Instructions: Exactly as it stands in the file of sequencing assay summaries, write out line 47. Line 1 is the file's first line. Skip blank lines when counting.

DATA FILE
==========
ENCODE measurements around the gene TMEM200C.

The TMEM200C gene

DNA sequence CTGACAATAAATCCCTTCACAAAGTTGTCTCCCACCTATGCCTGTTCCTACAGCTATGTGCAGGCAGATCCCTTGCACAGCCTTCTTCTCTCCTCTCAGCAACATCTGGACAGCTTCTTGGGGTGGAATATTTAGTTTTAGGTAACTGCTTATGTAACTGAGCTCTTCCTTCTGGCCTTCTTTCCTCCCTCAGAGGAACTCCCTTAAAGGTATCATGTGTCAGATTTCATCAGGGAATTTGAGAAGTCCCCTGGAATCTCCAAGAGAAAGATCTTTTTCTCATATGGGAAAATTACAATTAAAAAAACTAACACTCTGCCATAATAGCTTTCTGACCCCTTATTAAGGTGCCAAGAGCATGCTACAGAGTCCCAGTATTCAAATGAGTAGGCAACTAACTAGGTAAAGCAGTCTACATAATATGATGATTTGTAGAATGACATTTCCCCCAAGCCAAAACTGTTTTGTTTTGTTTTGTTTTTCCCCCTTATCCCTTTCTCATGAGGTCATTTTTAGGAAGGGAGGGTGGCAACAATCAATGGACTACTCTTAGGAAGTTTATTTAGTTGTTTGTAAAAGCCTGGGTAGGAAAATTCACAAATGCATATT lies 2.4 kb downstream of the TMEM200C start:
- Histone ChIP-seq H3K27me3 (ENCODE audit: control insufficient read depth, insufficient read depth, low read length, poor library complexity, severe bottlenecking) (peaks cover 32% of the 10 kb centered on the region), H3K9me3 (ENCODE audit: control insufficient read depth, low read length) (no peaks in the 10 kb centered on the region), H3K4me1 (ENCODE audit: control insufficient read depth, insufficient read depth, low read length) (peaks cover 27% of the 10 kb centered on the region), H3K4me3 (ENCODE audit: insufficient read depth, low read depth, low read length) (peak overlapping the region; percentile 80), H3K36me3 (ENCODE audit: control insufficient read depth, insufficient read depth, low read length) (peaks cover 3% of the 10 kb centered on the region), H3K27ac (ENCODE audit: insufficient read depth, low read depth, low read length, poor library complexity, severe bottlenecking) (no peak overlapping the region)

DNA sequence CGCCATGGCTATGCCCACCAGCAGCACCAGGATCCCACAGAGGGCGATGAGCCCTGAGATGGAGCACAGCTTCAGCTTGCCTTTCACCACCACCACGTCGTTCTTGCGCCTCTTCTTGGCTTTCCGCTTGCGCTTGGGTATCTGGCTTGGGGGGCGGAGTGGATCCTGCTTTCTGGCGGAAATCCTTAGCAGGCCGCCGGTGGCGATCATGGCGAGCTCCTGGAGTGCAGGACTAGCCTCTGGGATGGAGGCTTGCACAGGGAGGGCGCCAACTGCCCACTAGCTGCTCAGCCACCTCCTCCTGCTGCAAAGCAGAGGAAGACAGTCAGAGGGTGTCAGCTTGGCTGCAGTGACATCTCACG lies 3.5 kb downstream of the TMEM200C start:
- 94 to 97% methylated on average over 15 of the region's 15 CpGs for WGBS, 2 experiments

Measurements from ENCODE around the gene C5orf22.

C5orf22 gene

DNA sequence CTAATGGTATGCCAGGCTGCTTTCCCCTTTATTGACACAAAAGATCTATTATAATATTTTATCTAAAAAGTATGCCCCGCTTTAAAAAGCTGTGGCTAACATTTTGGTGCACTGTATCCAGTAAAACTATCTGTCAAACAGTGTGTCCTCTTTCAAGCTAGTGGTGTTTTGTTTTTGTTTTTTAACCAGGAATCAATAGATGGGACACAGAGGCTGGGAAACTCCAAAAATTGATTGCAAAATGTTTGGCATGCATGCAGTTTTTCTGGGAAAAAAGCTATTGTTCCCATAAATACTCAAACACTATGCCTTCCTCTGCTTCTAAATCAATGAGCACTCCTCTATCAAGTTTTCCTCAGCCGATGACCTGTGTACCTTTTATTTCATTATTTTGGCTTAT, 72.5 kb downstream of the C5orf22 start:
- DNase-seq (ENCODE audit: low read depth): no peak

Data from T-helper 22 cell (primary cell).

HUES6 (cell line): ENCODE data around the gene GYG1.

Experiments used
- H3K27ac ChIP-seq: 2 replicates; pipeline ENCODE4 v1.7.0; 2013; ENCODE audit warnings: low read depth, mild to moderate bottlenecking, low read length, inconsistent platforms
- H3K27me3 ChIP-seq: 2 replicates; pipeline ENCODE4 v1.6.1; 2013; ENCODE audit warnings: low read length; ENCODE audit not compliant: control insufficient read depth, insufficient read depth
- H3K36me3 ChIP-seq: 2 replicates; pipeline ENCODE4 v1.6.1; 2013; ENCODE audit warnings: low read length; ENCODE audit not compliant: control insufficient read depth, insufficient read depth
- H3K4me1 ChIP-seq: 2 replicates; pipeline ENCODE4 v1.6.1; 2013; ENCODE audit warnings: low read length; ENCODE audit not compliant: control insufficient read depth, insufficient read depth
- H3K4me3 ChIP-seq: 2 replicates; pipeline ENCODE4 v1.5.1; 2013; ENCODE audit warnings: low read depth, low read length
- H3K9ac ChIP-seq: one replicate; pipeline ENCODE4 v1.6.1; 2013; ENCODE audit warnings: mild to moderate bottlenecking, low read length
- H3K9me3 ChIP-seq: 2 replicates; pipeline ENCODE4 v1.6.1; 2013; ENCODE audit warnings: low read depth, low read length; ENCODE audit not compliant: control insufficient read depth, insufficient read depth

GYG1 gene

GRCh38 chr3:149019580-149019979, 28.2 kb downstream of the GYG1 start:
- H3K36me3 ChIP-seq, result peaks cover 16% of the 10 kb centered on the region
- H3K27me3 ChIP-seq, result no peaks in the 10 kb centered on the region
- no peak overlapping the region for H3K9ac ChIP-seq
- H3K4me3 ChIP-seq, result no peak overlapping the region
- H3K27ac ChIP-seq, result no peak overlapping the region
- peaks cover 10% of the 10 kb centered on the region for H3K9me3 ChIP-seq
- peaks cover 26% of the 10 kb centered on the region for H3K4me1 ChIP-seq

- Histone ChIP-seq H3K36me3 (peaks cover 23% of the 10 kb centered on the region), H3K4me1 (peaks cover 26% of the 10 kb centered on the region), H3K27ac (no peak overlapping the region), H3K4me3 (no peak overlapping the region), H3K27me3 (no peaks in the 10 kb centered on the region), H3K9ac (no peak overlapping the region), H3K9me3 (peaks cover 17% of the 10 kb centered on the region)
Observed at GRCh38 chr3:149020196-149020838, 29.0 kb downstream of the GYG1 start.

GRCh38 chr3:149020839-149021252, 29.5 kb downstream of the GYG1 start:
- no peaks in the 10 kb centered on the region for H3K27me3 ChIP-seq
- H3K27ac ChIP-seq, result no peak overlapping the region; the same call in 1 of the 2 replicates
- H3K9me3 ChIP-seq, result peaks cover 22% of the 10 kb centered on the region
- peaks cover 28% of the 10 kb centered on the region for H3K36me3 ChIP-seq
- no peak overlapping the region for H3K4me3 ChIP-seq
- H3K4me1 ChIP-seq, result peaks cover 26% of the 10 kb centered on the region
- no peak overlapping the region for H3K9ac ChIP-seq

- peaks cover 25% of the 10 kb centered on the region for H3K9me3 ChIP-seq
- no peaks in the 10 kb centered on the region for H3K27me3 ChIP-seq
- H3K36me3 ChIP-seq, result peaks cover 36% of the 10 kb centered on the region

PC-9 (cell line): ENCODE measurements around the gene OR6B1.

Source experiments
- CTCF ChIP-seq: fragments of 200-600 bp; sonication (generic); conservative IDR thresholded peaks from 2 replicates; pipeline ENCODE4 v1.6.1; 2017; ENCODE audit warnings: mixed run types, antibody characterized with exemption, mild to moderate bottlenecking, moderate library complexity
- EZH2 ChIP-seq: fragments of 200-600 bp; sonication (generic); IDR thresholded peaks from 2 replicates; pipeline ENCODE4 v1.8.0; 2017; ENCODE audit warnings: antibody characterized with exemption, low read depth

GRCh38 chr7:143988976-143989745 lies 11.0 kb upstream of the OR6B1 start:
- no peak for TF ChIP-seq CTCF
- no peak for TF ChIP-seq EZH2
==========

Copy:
GRCh38 chr7:143988976-143989745 lies 11.0 kb upstream of the OR6B1 start: